Afferent nerve fibers of the somatosensory system are a molecularly diverse cell population that detects a varied range of environmental stimuli, converting these external cues ultimately into a sensory percept. Afferents mediating detection of thermal stimuli express a repertoire of temperature sensitive ion channels of the TRP family which endow these nerves with the ability to respond to the breadth of temperatures in the environment. The cold and menthol receptor TRPM8 is responsible for detection of cold and, unlike other thermosensors, detects both innocuous and noxious temperatures. How this single molecule can perform such diverse functions is currently unknown, but expression analyses in adult tissues shows that TRPM8 neurons are a molecularly diverse population and it is likely that this diversity underlies differential functionality. To determine how this phenotype is established, we examined the developmental time course of TRPM8 expression using a mouse transgenic line in which GFP expression is driven by the TRPM8 transcriptional promoter (Trpm8(GFP)). We find that Trpm8(GFP) expression begins prior to embryonic day 15.5 (E15.5) after which expression reaches levels observed in adult neurons. By E18.5, central axons of Trpm8(GFP) neurons reach the spinal cord dorsal horn, but anatomical localization and in vivo measurements of neural activity suggest that fully functional cold circuits are not established until after the first postnatal week. Additionally, Trpm8(GFP) neurons undergo a transition in neurochemical phenotype, ultimately reaching adult expression of markers such TRPV1, CGRP, peripherin, and NF200 by postnatal day 14. Thus, based on immunochemical, anatomical and functional criteria, active cold neural circuits are fully established by the second week postnatal, thereby suggesting that important extrinsic or intrinsic mechanisms are active prior to this developmental stage.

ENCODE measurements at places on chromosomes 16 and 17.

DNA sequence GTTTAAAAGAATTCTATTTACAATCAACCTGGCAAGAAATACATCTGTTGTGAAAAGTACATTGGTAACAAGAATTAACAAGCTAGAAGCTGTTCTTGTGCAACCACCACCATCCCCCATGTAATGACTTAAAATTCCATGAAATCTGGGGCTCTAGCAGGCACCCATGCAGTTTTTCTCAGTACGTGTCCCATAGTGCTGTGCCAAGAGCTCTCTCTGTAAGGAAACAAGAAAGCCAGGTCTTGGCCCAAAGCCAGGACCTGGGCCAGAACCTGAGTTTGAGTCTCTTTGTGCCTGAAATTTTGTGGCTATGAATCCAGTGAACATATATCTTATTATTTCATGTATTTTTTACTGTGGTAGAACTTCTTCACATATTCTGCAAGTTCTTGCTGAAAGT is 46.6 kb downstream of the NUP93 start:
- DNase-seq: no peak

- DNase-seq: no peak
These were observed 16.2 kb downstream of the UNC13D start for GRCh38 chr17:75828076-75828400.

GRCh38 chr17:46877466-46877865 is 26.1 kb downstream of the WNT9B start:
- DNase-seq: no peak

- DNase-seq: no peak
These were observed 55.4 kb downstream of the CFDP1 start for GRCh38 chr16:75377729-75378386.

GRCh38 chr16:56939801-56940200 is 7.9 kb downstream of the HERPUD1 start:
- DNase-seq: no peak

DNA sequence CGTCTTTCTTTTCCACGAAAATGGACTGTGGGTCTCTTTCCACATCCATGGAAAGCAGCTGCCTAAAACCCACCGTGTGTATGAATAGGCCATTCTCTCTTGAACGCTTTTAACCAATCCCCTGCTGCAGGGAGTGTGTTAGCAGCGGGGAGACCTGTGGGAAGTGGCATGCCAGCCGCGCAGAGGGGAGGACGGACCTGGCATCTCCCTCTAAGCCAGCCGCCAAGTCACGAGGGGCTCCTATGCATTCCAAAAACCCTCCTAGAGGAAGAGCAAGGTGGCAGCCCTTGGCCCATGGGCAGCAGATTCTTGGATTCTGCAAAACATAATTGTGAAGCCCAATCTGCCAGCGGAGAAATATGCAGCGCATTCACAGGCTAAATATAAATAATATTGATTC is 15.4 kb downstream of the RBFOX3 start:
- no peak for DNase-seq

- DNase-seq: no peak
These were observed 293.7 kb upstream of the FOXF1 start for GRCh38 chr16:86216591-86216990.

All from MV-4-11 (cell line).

Copyright (c) 2010 IBRO. Published by Elsevier Ltd. All rights reserved.